The Water Man's Daughter

The Water Man's Daughter

A Novel

Book - 2011
Average Rating:
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"The violent death of a Canadian water company executive in a black township of Johannesburg throws together a South African anti-privatization activist and the water executive's daughter, Claire, who arrives suddenly from Canada desperate to understand her father's death. The murder investigation -- led by an officer who is finding her own loyalties increasingly unclear -- and Claire's personal quest become entwined, and the young Canadian's involvement with the activist brings her ever closer to a shocking truth she might not be able to bear"--From www.amazon.ca.
Publisher: Toronto : McClelland & Stewart, 2011
ISBN: 9780771077975
0771077971
Branch Call Number: FIC Ruby-S 3564
Characteristics: 325 p

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dnl84
Jan 28, 2016

A really great mystery with compelling female characters. The complicated relationship between a daughter and how she sees her father was well done in my opinion. Like the social justice angle, and the lesbian character.

dramaana May 19, 2012

A very good novel- would highly recommend and have encouraged others to read it as well. A few unrealistic detours/was disappointed in terms of how the author treats the "water man" and his decisions while in SA (regarding how his daughter eventually comes to process them; he seems to always be seen as a "hero" figure and the author seems unable to examine the bad, or misjudged, alongside the good); however overall the story is interesting and compelling.

u
uncommonreader
May 01, 2012

A great first novel by a committed writer.

ksoles Oct 11, 2011

“Nomsulwa plays with bullets in the alleyway.” So opens Emma Ruby-Sachs's debut novel that depicts a violent South African legacy renewed with each generation. As Nomsulwa and her cousin, Mira, attempt to sabotage their township's recently privatized water distribution system, a supportive policewoman turns a blind eye and the mutilated body of a Canadian water company executive sparks a corrupt investigation.

When Claire, "the water man's daughter," arrives in grief to seek answers about her father's killing, Nomsulwa, as a return favour to the police, acts as a diversionary local host. And, with Mira and his gang among the murder suspects, plot lines develop and intersect. As Nomsulwa attempts to reconcile her disdain for corporate North America with her growing sympathy for Claire, the two women bond over the realities of loss and oppression.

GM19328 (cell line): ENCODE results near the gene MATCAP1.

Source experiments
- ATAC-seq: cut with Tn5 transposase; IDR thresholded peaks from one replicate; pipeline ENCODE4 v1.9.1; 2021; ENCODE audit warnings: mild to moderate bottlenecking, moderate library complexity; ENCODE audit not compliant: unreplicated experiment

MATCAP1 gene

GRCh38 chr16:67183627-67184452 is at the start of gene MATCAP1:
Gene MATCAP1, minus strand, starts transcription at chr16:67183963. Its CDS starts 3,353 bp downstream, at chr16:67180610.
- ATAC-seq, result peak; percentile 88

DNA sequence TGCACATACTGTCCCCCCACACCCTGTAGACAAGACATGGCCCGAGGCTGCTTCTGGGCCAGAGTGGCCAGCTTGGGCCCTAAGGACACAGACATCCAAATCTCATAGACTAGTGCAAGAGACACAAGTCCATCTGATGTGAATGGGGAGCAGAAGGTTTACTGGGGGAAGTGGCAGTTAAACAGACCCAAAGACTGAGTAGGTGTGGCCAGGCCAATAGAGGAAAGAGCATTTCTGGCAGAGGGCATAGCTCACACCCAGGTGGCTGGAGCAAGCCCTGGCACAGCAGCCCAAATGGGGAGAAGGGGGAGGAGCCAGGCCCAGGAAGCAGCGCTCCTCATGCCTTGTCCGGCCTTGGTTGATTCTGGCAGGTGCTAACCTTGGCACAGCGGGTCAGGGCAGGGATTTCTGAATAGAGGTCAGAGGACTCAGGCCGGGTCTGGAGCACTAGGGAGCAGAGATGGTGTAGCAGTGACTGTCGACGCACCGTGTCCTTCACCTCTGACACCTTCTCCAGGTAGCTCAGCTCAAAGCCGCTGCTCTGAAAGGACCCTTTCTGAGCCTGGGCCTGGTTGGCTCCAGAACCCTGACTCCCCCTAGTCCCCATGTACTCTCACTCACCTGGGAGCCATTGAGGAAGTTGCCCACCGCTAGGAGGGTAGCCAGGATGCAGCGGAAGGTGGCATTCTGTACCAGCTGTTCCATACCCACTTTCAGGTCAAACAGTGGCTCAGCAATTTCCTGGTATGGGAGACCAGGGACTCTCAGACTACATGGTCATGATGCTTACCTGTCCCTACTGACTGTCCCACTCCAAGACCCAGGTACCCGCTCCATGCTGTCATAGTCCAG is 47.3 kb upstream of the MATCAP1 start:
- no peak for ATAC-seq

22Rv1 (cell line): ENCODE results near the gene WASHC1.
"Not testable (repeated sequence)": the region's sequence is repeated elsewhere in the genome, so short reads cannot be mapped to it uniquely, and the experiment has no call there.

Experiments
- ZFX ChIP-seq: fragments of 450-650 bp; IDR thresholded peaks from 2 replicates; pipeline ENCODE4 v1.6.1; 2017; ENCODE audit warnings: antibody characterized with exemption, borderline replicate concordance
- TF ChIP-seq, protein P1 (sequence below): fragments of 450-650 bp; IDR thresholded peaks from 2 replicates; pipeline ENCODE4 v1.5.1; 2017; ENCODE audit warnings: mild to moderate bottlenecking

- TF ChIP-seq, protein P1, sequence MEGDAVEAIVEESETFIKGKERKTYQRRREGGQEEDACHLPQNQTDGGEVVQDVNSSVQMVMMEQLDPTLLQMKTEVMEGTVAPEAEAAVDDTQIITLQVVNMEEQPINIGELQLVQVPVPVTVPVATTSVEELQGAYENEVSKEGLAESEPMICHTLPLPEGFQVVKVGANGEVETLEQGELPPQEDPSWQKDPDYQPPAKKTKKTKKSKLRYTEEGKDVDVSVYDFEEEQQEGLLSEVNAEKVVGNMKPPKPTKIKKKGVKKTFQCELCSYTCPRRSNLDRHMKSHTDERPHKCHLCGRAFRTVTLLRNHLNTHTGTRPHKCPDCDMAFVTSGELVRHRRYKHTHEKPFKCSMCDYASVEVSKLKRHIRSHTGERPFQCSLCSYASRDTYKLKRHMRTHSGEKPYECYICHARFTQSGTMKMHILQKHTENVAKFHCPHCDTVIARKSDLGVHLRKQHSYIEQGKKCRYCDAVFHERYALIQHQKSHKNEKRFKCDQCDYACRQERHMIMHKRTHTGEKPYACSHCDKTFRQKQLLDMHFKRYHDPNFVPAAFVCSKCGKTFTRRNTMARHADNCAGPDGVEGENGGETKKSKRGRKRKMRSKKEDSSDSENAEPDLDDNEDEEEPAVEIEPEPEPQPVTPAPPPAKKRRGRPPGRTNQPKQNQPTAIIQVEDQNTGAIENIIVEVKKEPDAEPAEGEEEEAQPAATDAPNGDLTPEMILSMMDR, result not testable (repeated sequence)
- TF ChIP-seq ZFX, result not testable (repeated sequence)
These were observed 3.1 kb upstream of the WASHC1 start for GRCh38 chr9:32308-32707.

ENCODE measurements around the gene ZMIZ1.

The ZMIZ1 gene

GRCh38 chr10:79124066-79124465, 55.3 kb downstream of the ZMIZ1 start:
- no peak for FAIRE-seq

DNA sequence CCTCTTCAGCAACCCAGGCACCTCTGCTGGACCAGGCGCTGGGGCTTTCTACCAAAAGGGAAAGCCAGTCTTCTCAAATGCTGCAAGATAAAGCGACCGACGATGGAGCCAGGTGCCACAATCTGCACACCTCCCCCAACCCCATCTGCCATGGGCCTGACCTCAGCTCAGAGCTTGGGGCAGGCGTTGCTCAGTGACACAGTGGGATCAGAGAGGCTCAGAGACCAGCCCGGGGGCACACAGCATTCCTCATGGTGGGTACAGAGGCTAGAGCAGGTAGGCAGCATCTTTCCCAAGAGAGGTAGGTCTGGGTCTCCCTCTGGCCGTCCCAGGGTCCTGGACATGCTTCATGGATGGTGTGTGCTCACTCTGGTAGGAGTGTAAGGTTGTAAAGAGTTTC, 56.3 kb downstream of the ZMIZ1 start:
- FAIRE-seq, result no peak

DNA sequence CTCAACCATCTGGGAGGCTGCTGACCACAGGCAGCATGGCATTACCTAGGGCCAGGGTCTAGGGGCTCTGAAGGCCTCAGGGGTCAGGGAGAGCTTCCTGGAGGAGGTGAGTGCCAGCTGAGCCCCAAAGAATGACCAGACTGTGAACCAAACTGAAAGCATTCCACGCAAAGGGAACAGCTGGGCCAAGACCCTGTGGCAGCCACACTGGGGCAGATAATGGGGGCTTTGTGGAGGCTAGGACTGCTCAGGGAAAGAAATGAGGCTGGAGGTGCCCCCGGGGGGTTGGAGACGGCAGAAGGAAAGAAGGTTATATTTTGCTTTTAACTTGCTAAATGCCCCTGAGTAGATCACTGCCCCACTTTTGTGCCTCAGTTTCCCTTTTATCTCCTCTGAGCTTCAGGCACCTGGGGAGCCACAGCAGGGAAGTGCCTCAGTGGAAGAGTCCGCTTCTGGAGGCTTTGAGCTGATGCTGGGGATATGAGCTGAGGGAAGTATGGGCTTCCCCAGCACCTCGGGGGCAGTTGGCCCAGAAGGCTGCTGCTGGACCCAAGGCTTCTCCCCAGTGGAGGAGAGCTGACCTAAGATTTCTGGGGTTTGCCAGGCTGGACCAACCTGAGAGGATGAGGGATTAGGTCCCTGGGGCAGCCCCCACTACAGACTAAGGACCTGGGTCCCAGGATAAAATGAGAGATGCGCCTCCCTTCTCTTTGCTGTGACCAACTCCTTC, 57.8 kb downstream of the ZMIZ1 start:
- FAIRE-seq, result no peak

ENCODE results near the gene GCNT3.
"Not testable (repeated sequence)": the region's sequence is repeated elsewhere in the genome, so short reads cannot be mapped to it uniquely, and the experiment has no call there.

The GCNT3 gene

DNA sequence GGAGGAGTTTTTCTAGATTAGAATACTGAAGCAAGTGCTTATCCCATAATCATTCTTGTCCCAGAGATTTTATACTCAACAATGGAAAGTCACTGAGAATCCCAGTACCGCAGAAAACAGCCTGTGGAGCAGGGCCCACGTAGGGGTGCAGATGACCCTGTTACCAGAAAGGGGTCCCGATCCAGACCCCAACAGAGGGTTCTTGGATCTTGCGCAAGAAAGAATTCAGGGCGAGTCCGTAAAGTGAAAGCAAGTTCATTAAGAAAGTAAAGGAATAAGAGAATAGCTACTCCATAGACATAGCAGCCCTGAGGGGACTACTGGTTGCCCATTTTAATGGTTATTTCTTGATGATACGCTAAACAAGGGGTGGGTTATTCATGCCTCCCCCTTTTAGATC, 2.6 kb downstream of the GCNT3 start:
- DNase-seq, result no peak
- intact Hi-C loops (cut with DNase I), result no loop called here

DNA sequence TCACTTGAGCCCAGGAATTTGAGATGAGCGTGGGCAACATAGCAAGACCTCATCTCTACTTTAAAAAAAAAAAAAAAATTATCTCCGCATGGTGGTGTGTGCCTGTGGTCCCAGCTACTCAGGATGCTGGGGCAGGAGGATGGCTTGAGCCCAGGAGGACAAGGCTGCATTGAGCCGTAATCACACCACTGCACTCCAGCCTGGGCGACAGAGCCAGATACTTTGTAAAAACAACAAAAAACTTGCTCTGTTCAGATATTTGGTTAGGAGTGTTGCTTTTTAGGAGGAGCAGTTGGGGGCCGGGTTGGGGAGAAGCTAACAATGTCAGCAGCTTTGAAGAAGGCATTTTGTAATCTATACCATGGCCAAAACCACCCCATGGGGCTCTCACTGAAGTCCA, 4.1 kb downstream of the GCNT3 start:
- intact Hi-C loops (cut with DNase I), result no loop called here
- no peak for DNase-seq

Ruby-Sachs creates a vibrant setting and finely evokes most of her characters; parching heat, nightly chills, and lingering dust enhance the juxtaposition between house-proud families living poverty and civic officials in charmless mansions. Nomsulwa comes across as three-dimensional, proactive and relatable whereas, ironically, Claire emerges as the weakest character: confused, naive and flaky.

Despite lapses in realism, such as major oversights by Johannesburg’s police homicide squad and extremely lax hotel security, "The Water Man's Daughter" ultimately ties together themes and plot lines in unexpected, exhilarating ways that manage to eschew complete redemption in favour of highlighting the human cost of systemic inequity.

d
dnl
Sep 28, 2011

What a great first novel! The women in the story are compelling have stayed with me since I read the novel a few weeks ago. Ruby-Sachs manages a good balance of the serious and brooding intertwined with strong emotional ties between characters and the fierceness of Nomsulwa’s activism. And, perhaps best of all, my book review gaydar is still sharp!

Cdnbookworm Sep 06, 2011

This first novel by Ruby-Sachs is set in the townships of Johnnesburg, South Africa. A company is installing water pipes in the township, working with the government. It sounds straightforwardly as a good thing, but there are many underlying issues here relating to wealth, water rights, public health, and the gangs that arise in poverty-stricken areas.
Peter Matthews is an executive with the water company. He is from Canada, and when he goes out with a group of local politicians, something happens. The next day he is found, dead in the black township of Phiri, with his body mutilated.
Nomsulwa Sithu is a young woman who has grown up in Phiri. She runs an social organization fighting for water rights. Sometimes her activities have gone beyond the usual protests and meetings with local politicians. Her cousin Mira works closely with her. He sometimes needs to be reined in, but generally respects her judgment.
Zembe Afrika is head of the local police in Phiri. She has close ties to the community, but also move forward in her career. Sometimes her sense of social justice is stronger than her sense of criminal justice. Usually she can manage this, but this case may not develop that way.
Claire Matthews is the twenty-one year old daughter of Peter. She arrives in Johannesburg griefstricken yet determined to find out what happened to her father. Afrika pairs Nomsulwa with Claire as an escort, much against Nomsulwa's wishes. But Afrika has information about Nomsulwa that could harm her.
As we move through the story, we look at things through the eyes of the three women: Nomsulwa, Claire, and Mama Afrika. What we learn causes us to change how we think about the characters. What we think changes how we feel. This is a book about complicated lives, and will grasp you and keep you thinking even after you finish it. A winner.

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